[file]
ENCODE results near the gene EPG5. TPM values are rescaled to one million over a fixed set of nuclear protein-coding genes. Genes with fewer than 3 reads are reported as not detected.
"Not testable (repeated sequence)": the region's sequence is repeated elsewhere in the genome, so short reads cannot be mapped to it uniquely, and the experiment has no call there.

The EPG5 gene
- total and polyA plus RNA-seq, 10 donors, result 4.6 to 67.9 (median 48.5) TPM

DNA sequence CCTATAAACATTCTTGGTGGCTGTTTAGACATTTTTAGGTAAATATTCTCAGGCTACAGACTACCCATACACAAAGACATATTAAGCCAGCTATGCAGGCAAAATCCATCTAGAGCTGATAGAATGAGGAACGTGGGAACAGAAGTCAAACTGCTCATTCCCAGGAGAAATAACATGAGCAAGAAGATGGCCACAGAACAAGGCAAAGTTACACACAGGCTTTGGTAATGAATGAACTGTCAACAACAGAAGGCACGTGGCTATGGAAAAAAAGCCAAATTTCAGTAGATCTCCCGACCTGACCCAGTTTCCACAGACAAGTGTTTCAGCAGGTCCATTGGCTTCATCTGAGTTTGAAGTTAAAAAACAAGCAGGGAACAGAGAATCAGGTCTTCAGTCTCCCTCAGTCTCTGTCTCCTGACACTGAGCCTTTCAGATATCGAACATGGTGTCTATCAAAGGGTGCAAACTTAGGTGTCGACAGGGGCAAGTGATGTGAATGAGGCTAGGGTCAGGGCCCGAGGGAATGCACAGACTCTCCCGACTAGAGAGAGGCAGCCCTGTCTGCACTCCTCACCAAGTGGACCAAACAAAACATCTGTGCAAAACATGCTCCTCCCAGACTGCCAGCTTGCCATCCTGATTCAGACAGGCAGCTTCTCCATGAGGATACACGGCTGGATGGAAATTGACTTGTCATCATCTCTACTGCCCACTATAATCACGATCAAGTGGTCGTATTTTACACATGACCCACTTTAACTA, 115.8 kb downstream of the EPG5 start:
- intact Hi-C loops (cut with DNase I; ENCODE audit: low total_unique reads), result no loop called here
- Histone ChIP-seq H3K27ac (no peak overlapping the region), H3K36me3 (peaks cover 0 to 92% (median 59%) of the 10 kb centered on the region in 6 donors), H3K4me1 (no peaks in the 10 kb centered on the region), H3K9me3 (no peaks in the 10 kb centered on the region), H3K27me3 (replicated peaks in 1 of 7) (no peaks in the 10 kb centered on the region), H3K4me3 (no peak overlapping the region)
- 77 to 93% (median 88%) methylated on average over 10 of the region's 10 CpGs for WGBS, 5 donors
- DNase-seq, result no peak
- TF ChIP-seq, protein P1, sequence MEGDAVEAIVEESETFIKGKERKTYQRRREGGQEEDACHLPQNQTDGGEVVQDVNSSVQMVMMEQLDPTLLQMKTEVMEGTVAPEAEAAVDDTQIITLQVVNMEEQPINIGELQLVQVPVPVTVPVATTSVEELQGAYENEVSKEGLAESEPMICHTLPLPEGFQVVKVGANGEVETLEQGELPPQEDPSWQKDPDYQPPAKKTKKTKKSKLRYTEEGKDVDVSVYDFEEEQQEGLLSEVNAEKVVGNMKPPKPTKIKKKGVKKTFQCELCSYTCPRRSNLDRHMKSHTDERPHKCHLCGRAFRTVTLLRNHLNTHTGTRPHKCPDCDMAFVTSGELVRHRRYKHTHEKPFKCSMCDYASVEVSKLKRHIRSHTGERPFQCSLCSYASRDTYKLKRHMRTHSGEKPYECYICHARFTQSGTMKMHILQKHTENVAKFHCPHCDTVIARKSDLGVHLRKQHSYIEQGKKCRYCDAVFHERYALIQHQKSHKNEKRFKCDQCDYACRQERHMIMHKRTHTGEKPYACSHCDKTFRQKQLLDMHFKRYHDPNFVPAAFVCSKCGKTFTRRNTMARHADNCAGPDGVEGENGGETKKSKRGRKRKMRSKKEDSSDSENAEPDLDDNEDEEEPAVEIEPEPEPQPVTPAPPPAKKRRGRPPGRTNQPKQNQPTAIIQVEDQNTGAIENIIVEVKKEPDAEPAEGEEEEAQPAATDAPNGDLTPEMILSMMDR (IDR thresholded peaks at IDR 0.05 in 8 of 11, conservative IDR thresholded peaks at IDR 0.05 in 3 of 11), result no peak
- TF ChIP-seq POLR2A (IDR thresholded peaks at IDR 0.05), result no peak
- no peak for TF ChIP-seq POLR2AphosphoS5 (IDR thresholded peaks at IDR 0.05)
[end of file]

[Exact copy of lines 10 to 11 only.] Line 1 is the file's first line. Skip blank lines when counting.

- TF ChIP-seq, protein P1, sequence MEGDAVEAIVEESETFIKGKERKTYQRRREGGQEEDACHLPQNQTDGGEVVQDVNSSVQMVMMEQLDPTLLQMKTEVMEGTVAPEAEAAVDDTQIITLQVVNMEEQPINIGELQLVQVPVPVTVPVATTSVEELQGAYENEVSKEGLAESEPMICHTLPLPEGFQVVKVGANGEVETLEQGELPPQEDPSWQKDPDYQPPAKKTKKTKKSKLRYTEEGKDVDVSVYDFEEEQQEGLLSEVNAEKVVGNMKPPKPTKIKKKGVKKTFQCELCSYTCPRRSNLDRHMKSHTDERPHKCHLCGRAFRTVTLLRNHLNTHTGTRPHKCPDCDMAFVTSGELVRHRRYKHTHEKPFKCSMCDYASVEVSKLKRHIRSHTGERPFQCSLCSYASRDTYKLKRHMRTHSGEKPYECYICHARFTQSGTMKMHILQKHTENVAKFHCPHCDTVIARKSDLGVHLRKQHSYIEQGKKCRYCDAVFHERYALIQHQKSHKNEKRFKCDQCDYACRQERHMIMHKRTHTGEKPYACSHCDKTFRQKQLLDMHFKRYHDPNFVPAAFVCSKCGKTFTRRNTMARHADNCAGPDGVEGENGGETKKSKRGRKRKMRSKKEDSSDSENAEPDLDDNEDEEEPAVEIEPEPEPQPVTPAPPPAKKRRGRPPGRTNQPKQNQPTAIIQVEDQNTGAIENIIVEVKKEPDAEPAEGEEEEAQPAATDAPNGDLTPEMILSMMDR (IDR thresholded peaks at IDR 0.05 in 8 of 11, conservative IDR thresholded peaks at IDR 0.05 in 3 of 11), result no peak
- TF ChIP-seq POLR2A (IDR thresholded peaks at IDR 0.05), result no peak